This is true despite the fact that I am moving my websites (including this one) away from OVHcloud and/or self-hosting, and am making a shift to using Microsoft 365. Some will never believe that nor accept what I have to say about it, but for me it’s the right decision. There are those think of proprietary companies as akin to ‘the devil’ or some global conspiracy. A more realist view is that the reason open source and non-profit companies are not who provides most services for most people is that few people “put their money where their mouth is”.
Open source and non-profit companies depend heavily on people contributing to the software or organization and most people, even those who benefit from the software or service, don’t. That means doing open source or non-profit for a living often leaves one with ‘starving artist’ syndrome. Proprietary companies on the other hand usually pay their employees well enough that the employee’s concerns are not those of ‘bare survival’.
You may have noticed that this site has moved to Netlify, which is a very cool static web hosting company. It is also proprietary (although friendly to open source, unlike some proprietary companies). This is for two reasons.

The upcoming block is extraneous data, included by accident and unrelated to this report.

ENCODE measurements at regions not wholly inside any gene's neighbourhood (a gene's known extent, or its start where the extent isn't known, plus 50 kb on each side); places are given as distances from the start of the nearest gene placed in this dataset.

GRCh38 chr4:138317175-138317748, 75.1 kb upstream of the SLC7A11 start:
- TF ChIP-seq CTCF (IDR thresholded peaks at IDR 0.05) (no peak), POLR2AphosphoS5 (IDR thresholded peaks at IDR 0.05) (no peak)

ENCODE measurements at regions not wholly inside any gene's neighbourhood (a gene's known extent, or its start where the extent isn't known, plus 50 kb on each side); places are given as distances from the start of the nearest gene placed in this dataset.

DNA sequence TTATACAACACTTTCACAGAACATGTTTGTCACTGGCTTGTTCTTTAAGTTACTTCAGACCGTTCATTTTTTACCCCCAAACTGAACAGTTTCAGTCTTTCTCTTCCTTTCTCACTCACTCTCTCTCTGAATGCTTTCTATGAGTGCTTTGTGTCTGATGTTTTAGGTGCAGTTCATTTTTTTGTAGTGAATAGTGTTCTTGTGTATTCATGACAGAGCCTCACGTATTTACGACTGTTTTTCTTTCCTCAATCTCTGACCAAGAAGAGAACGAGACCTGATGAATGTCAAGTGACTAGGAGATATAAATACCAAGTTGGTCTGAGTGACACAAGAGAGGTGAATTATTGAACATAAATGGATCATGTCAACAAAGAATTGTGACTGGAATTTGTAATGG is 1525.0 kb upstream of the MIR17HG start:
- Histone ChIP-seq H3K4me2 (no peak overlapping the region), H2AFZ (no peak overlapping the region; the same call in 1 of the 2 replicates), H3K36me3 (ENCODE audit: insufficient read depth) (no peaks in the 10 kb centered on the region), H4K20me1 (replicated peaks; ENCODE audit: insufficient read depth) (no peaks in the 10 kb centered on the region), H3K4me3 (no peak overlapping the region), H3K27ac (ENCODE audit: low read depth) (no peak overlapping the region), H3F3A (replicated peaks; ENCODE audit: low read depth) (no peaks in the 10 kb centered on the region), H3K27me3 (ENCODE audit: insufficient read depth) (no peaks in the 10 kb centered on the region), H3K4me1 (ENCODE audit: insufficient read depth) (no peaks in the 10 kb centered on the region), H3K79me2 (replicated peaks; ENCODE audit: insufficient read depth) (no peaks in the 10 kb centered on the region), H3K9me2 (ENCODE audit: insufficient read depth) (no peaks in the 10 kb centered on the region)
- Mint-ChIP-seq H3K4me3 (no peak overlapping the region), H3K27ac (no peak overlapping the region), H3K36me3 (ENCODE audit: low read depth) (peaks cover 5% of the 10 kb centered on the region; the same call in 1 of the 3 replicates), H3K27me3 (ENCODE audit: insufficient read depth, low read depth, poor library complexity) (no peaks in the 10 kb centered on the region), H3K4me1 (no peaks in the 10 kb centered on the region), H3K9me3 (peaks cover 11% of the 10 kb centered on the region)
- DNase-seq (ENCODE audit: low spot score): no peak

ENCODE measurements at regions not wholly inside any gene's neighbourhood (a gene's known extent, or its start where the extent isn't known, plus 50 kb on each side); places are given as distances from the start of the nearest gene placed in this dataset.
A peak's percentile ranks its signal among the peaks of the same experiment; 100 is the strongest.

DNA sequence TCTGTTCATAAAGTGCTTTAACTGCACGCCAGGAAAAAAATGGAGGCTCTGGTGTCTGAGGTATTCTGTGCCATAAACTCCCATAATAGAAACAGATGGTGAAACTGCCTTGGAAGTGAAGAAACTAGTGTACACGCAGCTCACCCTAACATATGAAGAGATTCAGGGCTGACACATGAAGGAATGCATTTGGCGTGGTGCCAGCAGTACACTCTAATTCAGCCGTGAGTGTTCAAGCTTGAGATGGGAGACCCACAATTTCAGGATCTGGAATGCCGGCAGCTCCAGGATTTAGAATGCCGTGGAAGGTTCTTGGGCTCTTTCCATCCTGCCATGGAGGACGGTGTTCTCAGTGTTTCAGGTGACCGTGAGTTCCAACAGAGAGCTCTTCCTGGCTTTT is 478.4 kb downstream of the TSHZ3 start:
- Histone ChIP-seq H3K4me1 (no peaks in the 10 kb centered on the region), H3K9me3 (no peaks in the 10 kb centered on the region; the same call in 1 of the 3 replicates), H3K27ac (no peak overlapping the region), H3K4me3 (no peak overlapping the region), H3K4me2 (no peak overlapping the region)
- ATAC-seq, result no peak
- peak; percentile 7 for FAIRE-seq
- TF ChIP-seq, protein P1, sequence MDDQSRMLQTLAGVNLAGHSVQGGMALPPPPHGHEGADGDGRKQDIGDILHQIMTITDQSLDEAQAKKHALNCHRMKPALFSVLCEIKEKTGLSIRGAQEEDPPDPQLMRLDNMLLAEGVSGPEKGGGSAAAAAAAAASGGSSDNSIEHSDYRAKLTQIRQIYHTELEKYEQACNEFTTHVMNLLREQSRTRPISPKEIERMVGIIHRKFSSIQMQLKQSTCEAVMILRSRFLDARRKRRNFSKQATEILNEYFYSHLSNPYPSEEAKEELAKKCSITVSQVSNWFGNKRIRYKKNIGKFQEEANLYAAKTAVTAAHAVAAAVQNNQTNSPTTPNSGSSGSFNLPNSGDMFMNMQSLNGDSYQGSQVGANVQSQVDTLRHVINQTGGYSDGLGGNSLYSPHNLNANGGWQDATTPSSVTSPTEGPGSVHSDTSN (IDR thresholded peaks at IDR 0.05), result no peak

I have some projects I plan on working on as soon as I complete the transition away from self-hosting. Not having to constantly deal with distractions from things that aren’t my core goals ought to help a lot.
My core values have not changed, I just understand better that the stories about who is evil and who is good are not all true, and I’ve chosen to concentrate my efforts more effectively.
And finally, this is known as v2 of this article because the original was written for Princes and Madmen. (The differences are illustrative of why I really should wait and edit articles before posting them)2.
A common feature of ‘cloud’ provided services, especially for hosting seems to terrible (or no) customer service. Ditching customer service is probably one of the main reasons the FAANGs are so profitable. ↩︎
I tend not to do so because not only do I often feel a need to get it published quickly, and not only is it extra work, but I don’t see much evidence of many live human beings actually visiting the sites, so I usually feel it’s more of an exercise for my own benefit than fame, riches, reputation, etc. ↩︎